Blog Birthday!

My blog turned two years old this weekend!

I’m shocked that I’m still blogging. (Have I turned into a blogger?) I’ve started and abandoned oodles of other blogs. I’d write a single post and then quit the entire project. Blogging felt difficult and unnatural. And who would read my writing anyways?

Blogs aren’t quite the rage that they were when they first started. Twitter (which is really just micro-blogging) seems to have supplanted writing actual blog posts. A huge number of bloggers abandon their blogs, as blogging isn’t as easy as it looks. Few things are sadder than an abandoned blog. I still find blogging difficult. I struggle to produce regular posts. I wonder when I’m going to run out of things to say. (As if this has ever actually happened to me.) I fight with the length of a blog post, often too long for a tweet or Facebook post and too short to be a full-fledged article.

People sometimes ask me about starting a blog. Blogging can be complex. People smarter than I have all kinds of advice about getting more blog traffic, reading complicated analytic reports, and monitization strategies.

I’m not very interested in any of that. (I’m a historian. Maths terrify me.)
Keep it simple:

  • Make friends with other blog writers.
  • Be consistent.
  • Write about the things you care most about in the world.
  • Posts don’t have to be perfect.
  • Above all, be YOU.

The blog has become my favorite writing project. It has provided some unexpected lagniappes.

 Without the blog, my writing practice might have shriveled up and died for lack of attention. Aside from my dissertation, the blog is my longest and most consistent writing practice. After finishing the diss, I had no idea how or what to write next. The blog has improved my writing more than any writing group or workshop I’ve ever attended. I’ve thrown out passive voice (mostly), needless adjectives and adverbs, and learned to write with more active verbs. My writing remains a work in progress, but blogging regularly forces me to try to write better.

I’ve also found my public writing VOICE, which feels like a major discovery. The work of regular writing makes me think more closely about how I write and what my writing sounds like. Only after writing many blog posts did I figure out what I really sound like in written form. I still have an academic writing voice, which comes out when I’m trying to write something Very Serious. But my blogging voice most closely resembles what you’d hear if were were talking in person (complete with occasional snark). As William Zinsser reminds us, writing is really just talking to someone on paper.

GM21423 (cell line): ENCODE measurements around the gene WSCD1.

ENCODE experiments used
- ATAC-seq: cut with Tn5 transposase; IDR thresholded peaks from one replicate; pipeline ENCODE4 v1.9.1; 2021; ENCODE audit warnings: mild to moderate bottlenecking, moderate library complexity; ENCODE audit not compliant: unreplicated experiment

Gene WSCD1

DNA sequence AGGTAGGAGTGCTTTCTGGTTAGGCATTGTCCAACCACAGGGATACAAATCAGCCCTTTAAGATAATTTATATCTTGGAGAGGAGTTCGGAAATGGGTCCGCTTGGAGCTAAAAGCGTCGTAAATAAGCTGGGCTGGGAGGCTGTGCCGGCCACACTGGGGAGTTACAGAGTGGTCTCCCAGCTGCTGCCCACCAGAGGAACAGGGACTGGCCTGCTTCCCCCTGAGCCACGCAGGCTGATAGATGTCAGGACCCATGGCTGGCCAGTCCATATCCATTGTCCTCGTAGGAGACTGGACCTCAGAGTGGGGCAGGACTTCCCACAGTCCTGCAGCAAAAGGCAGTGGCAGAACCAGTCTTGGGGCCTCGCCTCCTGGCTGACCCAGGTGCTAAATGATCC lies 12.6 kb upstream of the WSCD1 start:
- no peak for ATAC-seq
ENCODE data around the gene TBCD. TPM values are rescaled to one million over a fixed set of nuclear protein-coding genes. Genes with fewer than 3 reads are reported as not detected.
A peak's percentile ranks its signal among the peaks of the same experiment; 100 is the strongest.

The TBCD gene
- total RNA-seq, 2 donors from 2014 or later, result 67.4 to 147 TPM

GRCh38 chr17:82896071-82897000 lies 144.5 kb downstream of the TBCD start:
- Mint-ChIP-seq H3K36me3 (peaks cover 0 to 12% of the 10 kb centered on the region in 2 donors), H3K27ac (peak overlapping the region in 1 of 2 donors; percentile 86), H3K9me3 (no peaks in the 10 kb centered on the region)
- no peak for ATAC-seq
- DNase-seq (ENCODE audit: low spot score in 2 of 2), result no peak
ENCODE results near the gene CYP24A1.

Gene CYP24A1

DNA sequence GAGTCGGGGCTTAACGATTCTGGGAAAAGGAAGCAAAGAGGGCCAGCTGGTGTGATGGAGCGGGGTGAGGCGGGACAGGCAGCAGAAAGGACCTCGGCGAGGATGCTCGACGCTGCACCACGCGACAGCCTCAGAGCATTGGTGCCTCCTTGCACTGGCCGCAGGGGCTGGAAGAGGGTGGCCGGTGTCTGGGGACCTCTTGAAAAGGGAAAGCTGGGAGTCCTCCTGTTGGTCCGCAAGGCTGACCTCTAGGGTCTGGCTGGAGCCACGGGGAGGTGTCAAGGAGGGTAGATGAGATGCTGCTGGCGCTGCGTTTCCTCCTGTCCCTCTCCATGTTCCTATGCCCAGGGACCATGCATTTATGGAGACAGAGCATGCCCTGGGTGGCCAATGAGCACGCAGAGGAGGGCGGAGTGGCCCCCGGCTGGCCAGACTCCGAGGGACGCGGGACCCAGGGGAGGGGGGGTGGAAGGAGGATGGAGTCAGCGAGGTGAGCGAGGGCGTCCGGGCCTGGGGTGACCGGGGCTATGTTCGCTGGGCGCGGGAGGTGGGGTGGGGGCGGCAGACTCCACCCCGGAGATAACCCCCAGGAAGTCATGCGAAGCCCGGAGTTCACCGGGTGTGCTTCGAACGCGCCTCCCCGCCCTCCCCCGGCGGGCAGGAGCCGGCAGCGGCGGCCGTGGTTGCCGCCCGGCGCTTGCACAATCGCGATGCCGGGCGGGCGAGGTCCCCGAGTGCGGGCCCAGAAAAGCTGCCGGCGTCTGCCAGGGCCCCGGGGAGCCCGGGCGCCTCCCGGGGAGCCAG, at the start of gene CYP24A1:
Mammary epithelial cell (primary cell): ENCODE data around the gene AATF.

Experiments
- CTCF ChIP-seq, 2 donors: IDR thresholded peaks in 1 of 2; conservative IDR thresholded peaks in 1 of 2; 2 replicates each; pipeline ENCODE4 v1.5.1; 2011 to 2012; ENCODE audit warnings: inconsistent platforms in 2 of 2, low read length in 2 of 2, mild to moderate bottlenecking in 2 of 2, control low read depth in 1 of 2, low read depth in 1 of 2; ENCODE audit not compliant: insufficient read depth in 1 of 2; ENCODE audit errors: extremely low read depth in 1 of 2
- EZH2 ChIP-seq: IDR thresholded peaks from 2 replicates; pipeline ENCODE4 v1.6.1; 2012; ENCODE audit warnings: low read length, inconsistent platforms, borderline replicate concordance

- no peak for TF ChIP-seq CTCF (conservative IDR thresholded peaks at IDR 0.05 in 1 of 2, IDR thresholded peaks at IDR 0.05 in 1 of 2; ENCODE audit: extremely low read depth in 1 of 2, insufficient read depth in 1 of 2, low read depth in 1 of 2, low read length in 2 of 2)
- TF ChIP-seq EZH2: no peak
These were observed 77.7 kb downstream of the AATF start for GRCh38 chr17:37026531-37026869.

The blog has also shown me where I’ve been and where I’m headed.

Year One of the blog was about sharing my writing process. I started the blog to promote my freelance editing services and build some public credibility as a writing person. I honestly thought that I’d write posts in which I’d give people sage and valuable writing advice. I found out much later that most people don’t actually want or need writing advice. My huge discovery was this: people want to feel better about themselves as writers and as people. When I wrote soul-baring posts about how mired in shame I felt about my writing, people responded with empathy. I came to understand that most (all?) writers feel like shit about their writing. What most (all?) of us really need is someone to share our writing struggles with us. Seriously, we’re all in this together.

During Year Two of the blog, I got a new non-academic job and an identity crisis. The non-academic nature of my job threw me for a loop. Was I an academic? Did I have to give up my research? Was I even still a historian? Could I teach outside of a university? I’ve spent the last year working out answers to all of these questions and more. (For the curious: yes, no, yes, yes.) Blogging helped me understand who I was without the academic identity that I’d devoted years of my life (and thousands of dollars) to building. Like my writing, its a work in process and progress.

I’m really looking forward to Year Three. I’ve been thinking about what I want to write about now. For the last few months, I’ve found my thoughts wandering towards how to make space for creative work in my life. Making that space seems all the more important now as Creating Important Knowledge isn’t in my current job description. Nevertheless, the soul yearns to make and create things. I’ve been thinking about doing more personal and freelance writing (maybe I will finish one of my novels in progress?). I’ve been also thinking about how to do some more non-academic teaching and help people create their own new knowledge of the world around them. I’m also thinking about community building, as creating and making stuff never happens in a vacuum, but results from interactions with other people and their ideas and creations. Stay tuned.

What possibly shocks me even more than the fact that I’m still writing the blog is that people are still reading it. I get tweets and emails from people every now and then telling me that they liked or learned something from my blog. And I’m so incredibly grateful and thankful for everyone who has taken the time to read, comment, and share. It’s awesome to feel heard. Thank you.